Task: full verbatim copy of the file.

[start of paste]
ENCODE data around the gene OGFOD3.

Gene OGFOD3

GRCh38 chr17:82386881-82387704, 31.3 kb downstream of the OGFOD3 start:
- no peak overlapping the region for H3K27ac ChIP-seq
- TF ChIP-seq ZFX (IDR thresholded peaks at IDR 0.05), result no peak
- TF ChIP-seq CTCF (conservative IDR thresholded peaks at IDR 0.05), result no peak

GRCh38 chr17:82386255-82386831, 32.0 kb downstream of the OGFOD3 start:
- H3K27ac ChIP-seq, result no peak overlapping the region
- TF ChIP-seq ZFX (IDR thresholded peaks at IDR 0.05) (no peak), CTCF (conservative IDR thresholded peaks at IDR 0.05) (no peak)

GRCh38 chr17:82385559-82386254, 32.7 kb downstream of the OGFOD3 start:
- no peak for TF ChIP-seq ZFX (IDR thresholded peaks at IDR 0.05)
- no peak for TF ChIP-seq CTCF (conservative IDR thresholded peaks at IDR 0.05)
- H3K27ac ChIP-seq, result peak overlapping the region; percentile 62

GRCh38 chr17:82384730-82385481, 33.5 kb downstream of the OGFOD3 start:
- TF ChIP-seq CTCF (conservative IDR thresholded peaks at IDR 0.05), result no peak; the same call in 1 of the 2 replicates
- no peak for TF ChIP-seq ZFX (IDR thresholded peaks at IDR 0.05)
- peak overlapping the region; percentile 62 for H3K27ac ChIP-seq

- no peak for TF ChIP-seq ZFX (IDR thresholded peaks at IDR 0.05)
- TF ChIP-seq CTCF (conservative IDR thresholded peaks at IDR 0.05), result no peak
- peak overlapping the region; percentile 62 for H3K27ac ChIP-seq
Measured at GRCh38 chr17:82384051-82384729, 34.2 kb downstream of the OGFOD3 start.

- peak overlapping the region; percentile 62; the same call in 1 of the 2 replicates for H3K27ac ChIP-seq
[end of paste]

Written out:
ENCODE data around the gene OGFOD3.

Gene OGFOD3

GRCh38 chr17:82386881-82387704, 31.3 kb downstream of the OGFOD3 start:
- no peak overlapping the region for H3K27ac ChIP-seq
- TF ChIP-seq ZFX (IDR thresholded peaks at IDR 0.05), result no peak
- TF ChIP-seq CTCF (conservative IDR thresholded peaks at IDR 0.05), result no peak

GRCh38 chr17:82386255-82386831, 32.0 kb downstream of the OGFOD3 start:
- H3K27ac ChIP-seq, result no peak overlapping the region
- TF ChIP-seq ZFX (IDR thresholded peaks at IDR 0.05) (no peak), CTCF (conservative IDR thresholded peaks at IDR 0.05) (no peak)

GRCh38 chr17:82385559-82386254, 32.7 kb downstream of the OGFOD3 start:
- no peak for TF ChIP-seq ZFX (IDR thresholded peaks at IDR 0.05)
- no peak for TF ChIP-seq CTCF (conservative IDR thresholded peaks at IDR 0.05)
- H3K27ac ChIP-seq, result peak overlapping the region; percentile 62

GRCh38 chr17:82384730-82385481, 33.5 kb downstream of the OGFOD3 start:
- TF ChIP-seq CTCF (conservative IDR thresholded peaks at IDR 0.05), result no peak; the same call in 1 of the 2 replicates
- no peak for TF ChIP-seq ZFX (IDR thresholded peaks at IDR 0.05)
- peak overlapping the region; percentile 62 for H3K27ac ChIP-seq

- no peak for TF ChIP-seq ZFX (IDR thresholded peaks at IDR 0.05)
- TF ChIP-seq CTCF (conservative IDR thresholded peaks at IDR 0.05), result no peak
- peak overlapping the region; percentile 62 for H3K27ac ChIP-seq
Measured at GRCh38 chr17:82384051-82384729, 34.2 kb downstream of the OGFOD3 start.

- peak overlapping the region; percentile 62; the same call in 1 of the 2 replicates for H3K27ac ChIP-seq